My name is Marjorie Peterson and I attend the University of Wisconsin Oshkosh. I am pursuing a double major in Psychology and Criminal Justice, with a minor in Sociology. I was very excited to attend this trip to learn more about the Holocaust and to be able to bring my knowledge acquired abroad home with me. Further, I want to educate others on the history of Jews as well as the actions and aftermath of the Holocaust.
Today, we departed Lublin at 8 A.M. for a three hour bus ride to Warsaw. After dropping our luggage off at the hotel, we set foot to the Polin Museum which is located inside the former Ghetto established by the Germans during World War II. This museum is dedicated to the History of the Polish Jews. Before we walked into the museum, our tour guide told us a little bit about the architecture of the museum. The outside is created in a wave format, representing waves of the Red Sea. Stepping into the museum, the ceiling is laid out in a way to depict the gaps in the 1,000 year history of the Polish Jews. After grabbing a bite to eat in the cafe, we walked through the museum in small groups. Throughout the museum, 1,000 years of Polish Jewish History is shown in different exhibits which can be lead by a tour guide or by carrying around a portable speaker with different number sets for each exhibit. This was a very educational experience, with interactive exhibits, photographs, auditory descriptions as well as writings throughout the museum.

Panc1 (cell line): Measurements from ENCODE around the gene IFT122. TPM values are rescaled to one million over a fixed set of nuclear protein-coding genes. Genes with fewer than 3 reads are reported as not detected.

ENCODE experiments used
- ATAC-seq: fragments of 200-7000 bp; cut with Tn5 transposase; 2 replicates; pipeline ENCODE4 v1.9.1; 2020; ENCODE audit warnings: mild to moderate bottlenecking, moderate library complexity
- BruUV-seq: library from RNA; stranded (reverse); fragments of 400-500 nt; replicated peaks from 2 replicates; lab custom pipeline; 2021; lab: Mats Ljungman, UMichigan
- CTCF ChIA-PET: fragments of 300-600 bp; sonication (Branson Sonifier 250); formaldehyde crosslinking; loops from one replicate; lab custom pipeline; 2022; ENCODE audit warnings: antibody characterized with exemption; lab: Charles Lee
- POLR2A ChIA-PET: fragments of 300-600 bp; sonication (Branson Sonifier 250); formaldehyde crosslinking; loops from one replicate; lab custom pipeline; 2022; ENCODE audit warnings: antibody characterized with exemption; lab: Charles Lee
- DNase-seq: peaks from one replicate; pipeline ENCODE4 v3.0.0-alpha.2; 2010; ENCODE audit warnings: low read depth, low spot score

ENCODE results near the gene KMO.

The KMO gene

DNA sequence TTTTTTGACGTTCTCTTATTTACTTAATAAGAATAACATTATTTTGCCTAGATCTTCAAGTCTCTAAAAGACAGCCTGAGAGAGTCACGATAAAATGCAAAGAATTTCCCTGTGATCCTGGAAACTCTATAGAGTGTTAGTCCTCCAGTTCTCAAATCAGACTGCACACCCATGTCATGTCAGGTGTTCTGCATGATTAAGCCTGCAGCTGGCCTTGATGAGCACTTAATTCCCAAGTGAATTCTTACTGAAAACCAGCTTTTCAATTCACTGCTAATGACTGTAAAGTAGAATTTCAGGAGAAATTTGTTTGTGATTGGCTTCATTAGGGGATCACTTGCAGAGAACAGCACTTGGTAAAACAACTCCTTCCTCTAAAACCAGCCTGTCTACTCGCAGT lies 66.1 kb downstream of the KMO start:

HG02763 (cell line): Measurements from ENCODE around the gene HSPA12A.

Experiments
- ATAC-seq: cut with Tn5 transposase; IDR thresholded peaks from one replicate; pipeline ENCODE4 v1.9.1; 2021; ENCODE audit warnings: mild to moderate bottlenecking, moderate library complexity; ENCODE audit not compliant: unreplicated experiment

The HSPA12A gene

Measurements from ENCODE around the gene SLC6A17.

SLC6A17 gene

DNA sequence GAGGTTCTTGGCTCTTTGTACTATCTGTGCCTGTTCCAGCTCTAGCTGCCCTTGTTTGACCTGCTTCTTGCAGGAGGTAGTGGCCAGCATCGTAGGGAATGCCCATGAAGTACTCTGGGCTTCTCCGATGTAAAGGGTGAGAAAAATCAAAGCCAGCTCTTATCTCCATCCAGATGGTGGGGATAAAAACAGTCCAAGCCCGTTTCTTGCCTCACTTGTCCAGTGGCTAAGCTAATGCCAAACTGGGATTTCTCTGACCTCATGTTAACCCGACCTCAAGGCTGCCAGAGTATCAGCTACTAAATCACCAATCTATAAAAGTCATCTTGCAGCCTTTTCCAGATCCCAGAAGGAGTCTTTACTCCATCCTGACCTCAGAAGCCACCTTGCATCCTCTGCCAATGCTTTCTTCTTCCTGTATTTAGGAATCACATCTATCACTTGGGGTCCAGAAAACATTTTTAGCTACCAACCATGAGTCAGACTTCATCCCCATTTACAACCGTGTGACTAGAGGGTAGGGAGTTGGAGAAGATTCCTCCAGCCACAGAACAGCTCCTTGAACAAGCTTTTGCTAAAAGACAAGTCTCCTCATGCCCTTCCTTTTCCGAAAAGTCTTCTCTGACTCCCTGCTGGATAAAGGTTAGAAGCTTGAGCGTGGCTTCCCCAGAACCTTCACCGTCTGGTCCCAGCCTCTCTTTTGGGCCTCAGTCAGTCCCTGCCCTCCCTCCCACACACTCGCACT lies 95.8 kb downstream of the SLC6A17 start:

Next, we took a look at the Monument of Ghetto Heroes, or Monument of Martyrs, which is situated right in front of the Polin Museum. This monument symbolizes the heroes of the ghetto who fought for dignity and humanity in a battle they knew they couldn’t win. Stones are laid on the monument, a Jewish tradition, to represent protection of the corpses and that they must not be damaged.
After learning more about the Monument of Ghetto Heroes, we walked down Memory Line which starts at the Polin Museum. Walking throughout some parts of Warsaw, you see memorial stones written in Polish and Hebrew to remember martyrs of the Holocaust. During one of the stops, a stone was dedicated to Szmul Zygielbojm who committed suicide to try to get the attention of the allied powers. While in London, he wrote Parliament a letter about the desecration of Jews in Poland. Behind this dedication stone, there is a mural symbolizing people burning in fire. White lines are shown to symbolize flames. A quote by Szmul Zygielbojm expresses his alliance with the victims of the Holocaust, “I can not be silent and can not live when the remnants of the Jewish people die in Poland, of which I am a representative”.
Lastly, we visited the old Warsaw train station, where Jews boarded the trains to the Nazi extermination camps from 1942-1943. This is now a memorial to commemorate the victims, and is carved with all the first names of the lives lost in the camp from the old station.
Throughout the day it was made shown that multiple individuals made a tremendous impact for the history of Warsaw in their efforts to bring light to the kind of brutality Jewish citizens were enduring. Overall, I was very happy to have visited these sites today because of the amount of education it provided on the Holocaust and the victims. I am excited to learn more about the history of Warsaw throughout the next couple of days!
– Marjorie Peterson, UW-Oshkosh